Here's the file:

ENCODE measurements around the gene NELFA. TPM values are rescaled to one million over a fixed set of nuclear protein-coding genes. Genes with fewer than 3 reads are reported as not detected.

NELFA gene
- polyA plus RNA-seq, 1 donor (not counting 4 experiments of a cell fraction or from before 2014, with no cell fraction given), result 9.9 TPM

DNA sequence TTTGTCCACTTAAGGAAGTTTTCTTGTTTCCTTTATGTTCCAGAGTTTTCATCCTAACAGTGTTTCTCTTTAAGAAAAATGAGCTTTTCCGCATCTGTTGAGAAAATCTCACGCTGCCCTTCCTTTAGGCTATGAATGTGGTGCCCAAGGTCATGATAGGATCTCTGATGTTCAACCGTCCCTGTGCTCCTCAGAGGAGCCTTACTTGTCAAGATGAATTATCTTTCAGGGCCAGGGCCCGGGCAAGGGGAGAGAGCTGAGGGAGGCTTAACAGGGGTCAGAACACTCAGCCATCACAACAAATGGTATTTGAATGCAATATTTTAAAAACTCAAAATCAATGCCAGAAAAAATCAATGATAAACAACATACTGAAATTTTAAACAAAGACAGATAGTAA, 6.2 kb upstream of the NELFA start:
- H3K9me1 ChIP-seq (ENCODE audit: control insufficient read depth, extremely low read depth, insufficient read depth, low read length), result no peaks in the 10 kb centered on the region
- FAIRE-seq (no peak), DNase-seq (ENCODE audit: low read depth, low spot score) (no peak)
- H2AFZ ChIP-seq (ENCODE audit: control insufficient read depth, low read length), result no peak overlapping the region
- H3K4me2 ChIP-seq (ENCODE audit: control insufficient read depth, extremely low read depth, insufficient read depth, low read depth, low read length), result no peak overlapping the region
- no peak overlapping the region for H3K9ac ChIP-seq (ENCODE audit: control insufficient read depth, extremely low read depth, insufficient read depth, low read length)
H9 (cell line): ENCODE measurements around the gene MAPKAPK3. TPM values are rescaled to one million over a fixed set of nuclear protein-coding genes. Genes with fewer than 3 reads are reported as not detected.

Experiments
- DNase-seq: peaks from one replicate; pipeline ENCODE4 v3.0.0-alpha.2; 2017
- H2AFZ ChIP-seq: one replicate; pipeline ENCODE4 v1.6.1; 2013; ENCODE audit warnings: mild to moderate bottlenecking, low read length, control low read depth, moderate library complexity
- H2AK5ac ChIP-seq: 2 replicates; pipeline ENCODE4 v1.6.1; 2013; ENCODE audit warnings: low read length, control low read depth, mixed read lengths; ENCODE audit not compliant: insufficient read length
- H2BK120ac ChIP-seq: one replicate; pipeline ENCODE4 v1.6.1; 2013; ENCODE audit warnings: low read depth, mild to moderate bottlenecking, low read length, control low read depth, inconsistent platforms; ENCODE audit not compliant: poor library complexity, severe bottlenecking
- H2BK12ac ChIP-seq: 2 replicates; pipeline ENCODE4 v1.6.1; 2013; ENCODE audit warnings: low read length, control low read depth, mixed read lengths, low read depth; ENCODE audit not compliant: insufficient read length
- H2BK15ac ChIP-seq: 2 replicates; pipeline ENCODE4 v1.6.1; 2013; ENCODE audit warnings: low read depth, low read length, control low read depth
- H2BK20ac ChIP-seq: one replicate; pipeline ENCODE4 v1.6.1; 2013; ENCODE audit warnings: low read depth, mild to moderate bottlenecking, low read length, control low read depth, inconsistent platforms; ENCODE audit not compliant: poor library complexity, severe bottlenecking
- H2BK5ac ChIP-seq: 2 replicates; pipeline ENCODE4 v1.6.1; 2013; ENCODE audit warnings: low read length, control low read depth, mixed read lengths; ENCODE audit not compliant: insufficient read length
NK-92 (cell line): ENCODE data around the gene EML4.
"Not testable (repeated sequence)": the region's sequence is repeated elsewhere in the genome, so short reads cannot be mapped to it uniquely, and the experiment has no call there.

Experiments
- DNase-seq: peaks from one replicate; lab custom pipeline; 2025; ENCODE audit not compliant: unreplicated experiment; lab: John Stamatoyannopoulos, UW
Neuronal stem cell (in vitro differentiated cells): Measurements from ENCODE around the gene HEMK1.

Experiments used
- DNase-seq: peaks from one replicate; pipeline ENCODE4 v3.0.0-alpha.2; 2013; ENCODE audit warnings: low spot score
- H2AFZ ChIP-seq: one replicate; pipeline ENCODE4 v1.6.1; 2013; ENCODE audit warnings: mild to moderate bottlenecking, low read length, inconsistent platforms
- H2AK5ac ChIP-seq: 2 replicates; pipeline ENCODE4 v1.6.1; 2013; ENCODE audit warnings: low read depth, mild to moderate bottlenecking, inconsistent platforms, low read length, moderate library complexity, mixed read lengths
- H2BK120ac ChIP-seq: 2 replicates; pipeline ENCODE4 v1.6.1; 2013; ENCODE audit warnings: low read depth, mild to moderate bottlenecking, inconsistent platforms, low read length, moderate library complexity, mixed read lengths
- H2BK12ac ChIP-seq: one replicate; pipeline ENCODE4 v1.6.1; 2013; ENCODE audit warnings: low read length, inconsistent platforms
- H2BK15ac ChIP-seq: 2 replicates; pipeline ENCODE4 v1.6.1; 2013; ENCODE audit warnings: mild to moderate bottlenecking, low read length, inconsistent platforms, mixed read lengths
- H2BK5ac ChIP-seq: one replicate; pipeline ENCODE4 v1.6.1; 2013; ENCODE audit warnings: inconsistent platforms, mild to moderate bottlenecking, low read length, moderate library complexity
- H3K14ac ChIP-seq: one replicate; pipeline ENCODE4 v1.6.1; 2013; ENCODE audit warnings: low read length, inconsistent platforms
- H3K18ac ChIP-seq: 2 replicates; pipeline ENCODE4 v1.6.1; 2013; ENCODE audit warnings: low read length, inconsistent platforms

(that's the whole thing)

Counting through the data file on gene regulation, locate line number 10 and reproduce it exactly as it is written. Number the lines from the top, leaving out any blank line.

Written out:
H9 (cell line): ENCODE measurements around the gene MAPKAPK3. TPM values are rescaled to one million over a fixed set of nuclear protein-coding genes. Genes with fewer than 3 reads are reported as not detected.